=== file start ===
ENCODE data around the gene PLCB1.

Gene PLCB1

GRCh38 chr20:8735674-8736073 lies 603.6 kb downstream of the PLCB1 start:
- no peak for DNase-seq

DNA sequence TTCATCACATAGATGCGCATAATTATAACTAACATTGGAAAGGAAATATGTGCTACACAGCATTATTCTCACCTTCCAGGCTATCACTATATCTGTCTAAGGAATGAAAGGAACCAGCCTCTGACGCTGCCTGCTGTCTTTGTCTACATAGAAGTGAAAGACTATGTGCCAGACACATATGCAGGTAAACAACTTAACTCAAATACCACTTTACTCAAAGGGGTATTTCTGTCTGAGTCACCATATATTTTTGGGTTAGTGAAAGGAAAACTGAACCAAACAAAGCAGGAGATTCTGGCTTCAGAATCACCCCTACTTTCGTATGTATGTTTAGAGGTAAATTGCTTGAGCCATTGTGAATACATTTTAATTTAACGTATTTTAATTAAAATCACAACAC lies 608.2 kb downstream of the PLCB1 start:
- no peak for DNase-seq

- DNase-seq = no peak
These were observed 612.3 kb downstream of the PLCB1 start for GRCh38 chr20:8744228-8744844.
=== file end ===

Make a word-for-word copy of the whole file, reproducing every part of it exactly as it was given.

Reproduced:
ENCODE data around the gene PLCB1.

Gene PLCB1

GRCh38 chr20:8735674-8736073 lies 603.6 kb downstream of the PLCB1 start:
- no peak for DNase-seq

DNA sequence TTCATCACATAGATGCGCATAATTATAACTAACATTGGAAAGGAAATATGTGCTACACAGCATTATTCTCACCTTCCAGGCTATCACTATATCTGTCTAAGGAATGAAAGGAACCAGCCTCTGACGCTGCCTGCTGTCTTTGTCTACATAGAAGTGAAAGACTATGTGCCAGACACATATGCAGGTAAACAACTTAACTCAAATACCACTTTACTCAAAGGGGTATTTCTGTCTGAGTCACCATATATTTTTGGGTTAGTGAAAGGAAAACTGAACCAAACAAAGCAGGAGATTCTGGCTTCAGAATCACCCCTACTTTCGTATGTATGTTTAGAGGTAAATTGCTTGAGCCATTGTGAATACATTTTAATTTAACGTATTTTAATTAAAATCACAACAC lies 608.2 kb downstream of the PLCB1 start:
- no peak for DNase-seq

- DNase-seq = no peak
These were observed 612.3 kb downstream of the PLCB1 start for GRCh38 chr20:8744228-8744844.